22 February 2008

Obamania I

Peggy Noonan scares me every once in a while. I get worried that she is slipping into a mode that many commentators fall into as they become olde...er...more seasoned. But then she restores my faith. Today's column is a great one, and it draws together several issues related to Obamania that are worth addressing. Some excerpts:

Barack Obama's biggest draw is not his eloquence. When you watch an Obama speech, you lean forward and listen and think, That's good. He's compelling, I like the way he speaks. And afterward all the commentators call him "impossibly eloquent" and say "he gave me thrills and chills." But, in fact, when you go on the Internet and get a transcript of the speech and print it out and read it--that is, when you remove Mr. Obama from the words and take them on their own--you see the speech wasn't all that interesting, and was in fact high-class boilerplate. (This was not true of John F. Kennedy's speeches, for instance, which could be read seriously as part of the literature of modern American politics, or Martin Luther King's work, which was powerful absent his voice.)
Mr. Obama is magnetic, interacts with the audience, leads a refrain: "Yes, we can." It's good, and compared with Hillary Clinton and John McCain, neither of whom seems really to enjoy giving speeches, it comes across as better than it is. But is it eloquence? No. Eloquence is deep thought expressed in clear words. With Mr. Obama the deep thought part is missing. What is present are sentiments.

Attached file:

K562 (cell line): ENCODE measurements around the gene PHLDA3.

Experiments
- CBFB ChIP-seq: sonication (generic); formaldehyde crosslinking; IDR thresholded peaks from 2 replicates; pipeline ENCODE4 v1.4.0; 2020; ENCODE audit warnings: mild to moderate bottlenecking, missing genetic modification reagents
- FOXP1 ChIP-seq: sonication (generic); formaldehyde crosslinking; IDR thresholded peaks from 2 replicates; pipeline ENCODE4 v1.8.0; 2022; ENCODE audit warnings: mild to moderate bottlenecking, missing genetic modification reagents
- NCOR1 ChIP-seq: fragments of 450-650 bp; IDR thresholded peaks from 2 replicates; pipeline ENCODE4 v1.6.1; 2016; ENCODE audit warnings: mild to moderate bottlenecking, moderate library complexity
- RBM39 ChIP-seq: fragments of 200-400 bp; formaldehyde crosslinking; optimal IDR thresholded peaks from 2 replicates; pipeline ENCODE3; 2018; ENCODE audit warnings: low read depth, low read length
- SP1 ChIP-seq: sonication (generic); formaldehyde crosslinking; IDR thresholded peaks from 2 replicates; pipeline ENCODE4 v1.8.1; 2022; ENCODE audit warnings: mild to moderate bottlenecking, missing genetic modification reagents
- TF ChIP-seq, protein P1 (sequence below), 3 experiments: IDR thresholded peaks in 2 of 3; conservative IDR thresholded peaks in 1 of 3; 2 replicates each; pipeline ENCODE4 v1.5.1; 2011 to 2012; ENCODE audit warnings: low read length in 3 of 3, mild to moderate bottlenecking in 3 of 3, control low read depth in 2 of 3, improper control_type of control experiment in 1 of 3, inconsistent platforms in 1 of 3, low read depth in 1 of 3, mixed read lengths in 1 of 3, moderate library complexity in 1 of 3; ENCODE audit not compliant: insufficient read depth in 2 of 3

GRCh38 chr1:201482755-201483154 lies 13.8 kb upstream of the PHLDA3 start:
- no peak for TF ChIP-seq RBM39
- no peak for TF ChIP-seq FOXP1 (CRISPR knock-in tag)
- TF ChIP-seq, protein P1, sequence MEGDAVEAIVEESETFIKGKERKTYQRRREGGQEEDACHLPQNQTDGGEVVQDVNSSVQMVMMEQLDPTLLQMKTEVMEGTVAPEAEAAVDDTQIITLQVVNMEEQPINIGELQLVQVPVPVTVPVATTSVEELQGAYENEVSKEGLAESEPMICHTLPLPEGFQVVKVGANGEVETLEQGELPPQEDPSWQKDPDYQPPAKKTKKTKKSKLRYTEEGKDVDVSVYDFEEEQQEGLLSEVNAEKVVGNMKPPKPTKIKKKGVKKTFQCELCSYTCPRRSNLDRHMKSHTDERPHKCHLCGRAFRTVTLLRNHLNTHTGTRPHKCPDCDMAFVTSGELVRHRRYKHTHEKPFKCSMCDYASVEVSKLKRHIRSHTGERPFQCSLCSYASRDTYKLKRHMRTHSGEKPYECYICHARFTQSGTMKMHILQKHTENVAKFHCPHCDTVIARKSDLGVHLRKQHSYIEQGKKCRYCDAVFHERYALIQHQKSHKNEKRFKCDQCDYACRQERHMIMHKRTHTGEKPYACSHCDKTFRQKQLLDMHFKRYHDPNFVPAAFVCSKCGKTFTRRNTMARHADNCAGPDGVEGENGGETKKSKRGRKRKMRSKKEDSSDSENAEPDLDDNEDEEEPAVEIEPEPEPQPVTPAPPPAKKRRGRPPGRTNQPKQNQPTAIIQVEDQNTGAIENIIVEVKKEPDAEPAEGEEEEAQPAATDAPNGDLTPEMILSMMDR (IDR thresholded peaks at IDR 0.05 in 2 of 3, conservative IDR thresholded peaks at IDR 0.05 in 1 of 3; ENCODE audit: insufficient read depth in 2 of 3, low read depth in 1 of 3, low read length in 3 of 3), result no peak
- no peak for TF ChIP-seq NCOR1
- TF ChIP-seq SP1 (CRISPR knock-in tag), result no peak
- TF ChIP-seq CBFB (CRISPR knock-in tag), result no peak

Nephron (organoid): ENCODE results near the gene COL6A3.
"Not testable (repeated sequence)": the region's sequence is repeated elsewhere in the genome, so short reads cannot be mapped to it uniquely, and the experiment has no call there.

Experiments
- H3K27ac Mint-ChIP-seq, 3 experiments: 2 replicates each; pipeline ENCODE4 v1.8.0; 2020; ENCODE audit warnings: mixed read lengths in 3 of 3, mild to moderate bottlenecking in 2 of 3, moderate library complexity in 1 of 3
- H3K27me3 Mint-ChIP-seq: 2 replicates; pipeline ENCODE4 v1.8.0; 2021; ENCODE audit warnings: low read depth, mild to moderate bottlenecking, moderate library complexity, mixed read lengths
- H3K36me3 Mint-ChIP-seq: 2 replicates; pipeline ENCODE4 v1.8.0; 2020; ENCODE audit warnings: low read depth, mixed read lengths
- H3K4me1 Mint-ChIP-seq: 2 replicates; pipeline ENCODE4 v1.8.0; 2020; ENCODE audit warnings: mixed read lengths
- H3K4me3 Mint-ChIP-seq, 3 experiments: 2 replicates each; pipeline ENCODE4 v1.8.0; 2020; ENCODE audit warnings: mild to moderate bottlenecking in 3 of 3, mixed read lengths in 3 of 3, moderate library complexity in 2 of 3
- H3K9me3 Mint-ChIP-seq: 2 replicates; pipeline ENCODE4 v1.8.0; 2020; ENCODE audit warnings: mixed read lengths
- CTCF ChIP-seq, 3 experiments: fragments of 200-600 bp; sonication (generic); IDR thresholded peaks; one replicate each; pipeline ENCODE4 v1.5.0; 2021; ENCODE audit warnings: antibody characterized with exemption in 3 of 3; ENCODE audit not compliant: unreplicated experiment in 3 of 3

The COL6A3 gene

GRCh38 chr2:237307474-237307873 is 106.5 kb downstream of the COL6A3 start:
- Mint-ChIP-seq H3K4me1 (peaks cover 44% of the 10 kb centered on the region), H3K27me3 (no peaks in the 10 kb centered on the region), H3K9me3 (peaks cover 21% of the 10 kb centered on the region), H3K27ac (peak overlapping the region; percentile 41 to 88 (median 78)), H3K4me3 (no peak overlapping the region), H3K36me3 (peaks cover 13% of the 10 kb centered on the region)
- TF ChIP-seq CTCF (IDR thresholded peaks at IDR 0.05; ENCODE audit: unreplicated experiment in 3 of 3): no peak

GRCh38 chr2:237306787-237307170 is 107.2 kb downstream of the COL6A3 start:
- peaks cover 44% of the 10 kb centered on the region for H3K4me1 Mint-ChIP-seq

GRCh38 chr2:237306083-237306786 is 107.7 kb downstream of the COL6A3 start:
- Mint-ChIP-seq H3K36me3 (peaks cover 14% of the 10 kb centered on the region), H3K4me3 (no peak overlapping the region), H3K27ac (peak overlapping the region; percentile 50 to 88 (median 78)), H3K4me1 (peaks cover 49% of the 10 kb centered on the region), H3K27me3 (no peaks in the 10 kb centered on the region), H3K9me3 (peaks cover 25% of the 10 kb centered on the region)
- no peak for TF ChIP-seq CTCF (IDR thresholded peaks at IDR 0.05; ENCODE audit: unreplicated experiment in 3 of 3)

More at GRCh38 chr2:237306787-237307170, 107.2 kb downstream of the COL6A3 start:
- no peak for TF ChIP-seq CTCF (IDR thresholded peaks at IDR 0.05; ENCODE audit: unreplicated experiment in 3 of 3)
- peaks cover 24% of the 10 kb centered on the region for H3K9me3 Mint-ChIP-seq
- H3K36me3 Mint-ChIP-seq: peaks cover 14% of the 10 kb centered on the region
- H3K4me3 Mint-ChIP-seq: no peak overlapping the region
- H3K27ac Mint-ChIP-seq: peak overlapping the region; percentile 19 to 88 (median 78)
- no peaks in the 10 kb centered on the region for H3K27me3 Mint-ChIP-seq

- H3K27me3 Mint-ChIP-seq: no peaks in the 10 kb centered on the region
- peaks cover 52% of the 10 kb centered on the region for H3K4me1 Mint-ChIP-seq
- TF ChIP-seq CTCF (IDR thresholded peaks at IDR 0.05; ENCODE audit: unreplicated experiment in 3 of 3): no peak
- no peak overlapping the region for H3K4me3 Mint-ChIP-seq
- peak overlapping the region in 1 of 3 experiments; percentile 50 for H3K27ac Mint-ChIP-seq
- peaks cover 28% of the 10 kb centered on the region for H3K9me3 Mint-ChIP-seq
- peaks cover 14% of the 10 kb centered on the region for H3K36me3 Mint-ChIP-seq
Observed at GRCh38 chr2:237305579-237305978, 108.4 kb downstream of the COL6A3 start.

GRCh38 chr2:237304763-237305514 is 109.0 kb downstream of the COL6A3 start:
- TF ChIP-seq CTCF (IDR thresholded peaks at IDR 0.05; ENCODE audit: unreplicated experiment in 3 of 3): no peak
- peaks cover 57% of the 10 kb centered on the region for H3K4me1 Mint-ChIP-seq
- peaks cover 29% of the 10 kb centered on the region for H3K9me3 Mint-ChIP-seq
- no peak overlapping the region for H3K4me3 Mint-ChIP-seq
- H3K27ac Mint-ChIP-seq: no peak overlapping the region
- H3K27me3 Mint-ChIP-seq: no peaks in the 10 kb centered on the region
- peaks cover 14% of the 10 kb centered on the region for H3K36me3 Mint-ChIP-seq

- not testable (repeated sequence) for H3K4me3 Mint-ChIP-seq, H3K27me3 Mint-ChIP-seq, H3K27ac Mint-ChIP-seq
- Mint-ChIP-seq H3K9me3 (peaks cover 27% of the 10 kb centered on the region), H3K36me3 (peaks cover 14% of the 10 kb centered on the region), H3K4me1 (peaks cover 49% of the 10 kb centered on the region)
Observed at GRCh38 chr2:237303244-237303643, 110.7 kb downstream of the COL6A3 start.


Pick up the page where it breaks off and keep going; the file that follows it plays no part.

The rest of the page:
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Michelle Obama seems keenly aware of her struggles, of what it took to rise so high as a black woman in a white country. Fair enough. But I have wondered if it is hard for young African-Americans of her generation, having been drilled in America's sad racial history, having been told about it every day of their lives, to fully apprehend the struggles of others. I wonder if she knows that some people look at her and think "Man, she got it all." Intelligent, strong, tall, beautiful, Princeton, Harvard, black at a time when America was trying to make up for its sins and be helpful, and from a working-class family with two functioning parents who made sure she got to school.
That's the great divide in modern America, whether or not you had a functioning family, and she apparently came from the privileged part of that divide. A lot of white working-class Americans didn't come up with those things. Some of them were raised by a TV and a microwave and love our country anyway, every day.


Read the whole thing.

4 comments:

brotimmy said...

I find it annoying that people are so anti-intellectual.

Think, don't feel!

Oh wait, that goes counter to what the Obama camp wants you to do.

Michelle has even said on campaign strategy phone calls, "Barak, stop thinking and just feel."

Maret said...

I'm terrified. Barak has such magnatism (my friend calls him a young che, and that's when he's being nice).

I can't think about politics anymore. I'm numb.

Pam said...

Peggy Noonan only scares you a little?

Lowdogg said...

Only when it seems that she is wavering in her seasoned years.